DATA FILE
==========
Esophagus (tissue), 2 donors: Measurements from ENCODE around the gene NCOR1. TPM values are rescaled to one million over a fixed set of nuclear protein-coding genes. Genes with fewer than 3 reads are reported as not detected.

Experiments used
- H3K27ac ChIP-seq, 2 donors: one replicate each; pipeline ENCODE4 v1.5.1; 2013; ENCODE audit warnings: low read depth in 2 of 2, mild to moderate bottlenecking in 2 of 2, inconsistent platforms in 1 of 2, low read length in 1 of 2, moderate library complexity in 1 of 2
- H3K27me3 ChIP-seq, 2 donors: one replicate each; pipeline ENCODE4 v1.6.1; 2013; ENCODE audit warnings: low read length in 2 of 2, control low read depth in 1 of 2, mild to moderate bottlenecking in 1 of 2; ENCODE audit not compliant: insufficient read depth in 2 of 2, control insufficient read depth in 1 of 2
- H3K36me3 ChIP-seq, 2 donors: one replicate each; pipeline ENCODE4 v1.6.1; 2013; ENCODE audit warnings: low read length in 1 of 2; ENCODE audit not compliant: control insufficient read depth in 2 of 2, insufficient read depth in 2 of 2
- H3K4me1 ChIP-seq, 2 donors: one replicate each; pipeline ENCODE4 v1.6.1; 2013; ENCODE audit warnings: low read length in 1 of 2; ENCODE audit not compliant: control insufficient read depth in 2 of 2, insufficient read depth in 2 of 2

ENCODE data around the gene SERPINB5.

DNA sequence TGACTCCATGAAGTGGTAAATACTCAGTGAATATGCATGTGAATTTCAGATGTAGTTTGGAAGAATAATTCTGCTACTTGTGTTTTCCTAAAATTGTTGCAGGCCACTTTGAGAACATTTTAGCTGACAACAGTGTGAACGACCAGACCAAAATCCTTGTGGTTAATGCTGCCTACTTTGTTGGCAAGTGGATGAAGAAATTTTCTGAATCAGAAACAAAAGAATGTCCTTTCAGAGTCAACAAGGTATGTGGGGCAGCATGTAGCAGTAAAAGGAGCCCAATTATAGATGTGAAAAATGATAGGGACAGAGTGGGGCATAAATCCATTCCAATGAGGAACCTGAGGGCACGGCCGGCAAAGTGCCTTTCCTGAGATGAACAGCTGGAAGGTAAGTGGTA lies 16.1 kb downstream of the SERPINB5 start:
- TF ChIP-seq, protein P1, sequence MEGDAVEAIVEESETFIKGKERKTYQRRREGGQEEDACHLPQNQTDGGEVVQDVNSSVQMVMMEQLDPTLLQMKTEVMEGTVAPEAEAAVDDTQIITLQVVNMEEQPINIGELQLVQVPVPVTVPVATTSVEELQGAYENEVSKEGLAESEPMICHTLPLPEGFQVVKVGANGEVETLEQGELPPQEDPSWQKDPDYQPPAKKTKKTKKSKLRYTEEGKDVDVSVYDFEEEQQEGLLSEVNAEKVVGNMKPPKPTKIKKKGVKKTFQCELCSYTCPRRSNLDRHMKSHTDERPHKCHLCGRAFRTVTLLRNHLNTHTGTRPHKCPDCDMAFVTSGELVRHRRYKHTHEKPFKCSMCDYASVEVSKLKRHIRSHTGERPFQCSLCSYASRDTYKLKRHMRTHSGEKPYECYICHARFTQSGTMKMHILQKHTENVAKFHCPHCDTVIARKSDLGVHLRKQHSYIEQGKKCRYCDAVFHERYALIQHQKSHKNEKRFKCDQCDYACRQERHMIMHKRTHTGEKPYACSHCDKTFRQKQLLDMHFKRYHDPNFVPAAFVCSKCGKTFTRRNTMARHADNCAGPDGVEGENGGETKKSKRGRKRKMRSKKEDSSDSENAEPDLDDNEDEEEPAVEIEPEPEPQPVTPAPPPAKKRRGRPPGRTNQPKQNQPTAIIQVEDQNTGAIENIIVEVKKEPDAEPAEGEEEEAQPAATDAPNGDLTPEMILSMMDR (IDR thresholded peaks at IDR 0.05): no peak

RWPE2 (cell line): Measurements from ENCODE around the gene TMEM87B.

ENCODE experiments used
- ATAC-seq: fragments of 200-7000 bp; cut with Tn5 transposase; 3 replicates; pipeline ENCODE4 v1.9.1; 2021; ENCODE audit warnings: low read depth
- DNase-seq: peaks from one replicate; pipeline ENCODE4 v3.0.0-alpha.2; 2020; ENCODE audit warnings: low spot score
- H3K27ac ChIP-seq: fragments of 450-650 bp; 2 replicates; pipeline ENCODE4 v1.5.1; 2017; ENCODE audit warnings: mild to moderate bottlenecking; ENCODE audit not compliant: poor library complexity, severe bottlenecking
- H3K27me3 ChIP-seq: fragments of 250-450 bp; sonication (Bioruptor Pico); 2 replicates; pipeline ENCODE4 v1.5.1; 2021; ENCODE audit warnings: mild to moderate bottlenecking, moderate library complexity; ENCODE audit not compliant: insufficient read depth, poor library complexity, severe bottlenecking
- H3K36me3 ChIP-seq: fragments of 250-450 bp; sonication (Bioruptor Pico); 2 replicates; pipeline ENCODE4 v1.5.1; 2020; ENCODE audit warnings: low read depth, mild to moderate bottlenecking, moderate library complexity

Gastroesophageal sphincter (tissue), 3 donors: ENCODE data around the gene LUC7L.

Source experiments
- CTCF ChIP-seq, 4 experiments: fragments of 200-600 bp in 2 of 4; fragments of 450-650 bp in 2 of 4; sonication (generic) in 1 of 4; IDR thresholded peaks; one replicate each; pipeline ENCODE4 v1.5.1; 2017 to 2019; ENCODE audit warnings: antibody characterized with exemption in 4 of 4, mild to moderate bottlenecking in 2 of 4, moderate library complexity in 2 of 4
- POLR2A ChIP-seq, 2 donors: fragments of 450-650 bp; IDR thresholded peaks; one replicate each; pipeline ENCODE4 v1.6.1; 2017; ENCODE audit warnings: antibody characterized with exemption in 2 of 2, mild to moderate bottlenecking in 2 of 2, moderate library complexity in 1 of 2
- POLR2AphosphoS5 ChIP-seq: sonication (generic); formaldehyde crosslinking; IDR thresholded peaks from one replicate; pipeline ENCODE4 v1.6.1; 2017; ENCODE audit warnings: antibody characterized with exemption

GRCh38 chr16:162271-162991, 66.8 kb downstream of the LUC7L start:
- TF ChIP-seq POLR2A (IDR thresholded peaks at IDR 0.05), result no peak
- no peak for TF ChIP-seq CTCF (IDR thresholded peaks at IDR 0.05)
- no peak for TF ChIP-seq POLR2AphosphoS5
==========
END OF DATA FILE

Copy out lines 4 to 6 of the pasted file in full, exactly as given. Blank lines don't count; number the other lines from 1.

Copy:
- H3K27me3 ChIP-seq, 2 donors: one replicate each; pipeline ENCODE4 v1.6.1; 2013; ENCODE audit warnings: low read length in 2 of 2, control low read depth in 1 of 2, mild to moderate bottlenecking in 1 of 2; ENCODE audit not compliant: insufficient read depth in 2 of 2, control insufficient read depth in 1 of 2
- H3K36me3 ChIP-seq, 2 donors: one replicate each; pipeline ENCODE4 v1.6.1; 2013; ENCODE audit warnings: low read length in 1 of 2; ENCODE audit not compliant: control insufficient read depth in 2 of 2, insufficient read depth in 2 of 2
- H3K4me1 ChIP-seq, 2 donors: one replicate each; pipeline ENCODE4 v1.6.1; 2013; ENCODE audit warnings: low read length in 1 of 2; ENCODE audit not compliant: control insufficient read depth in 2 of 2, insufficient read depth in 2 of 2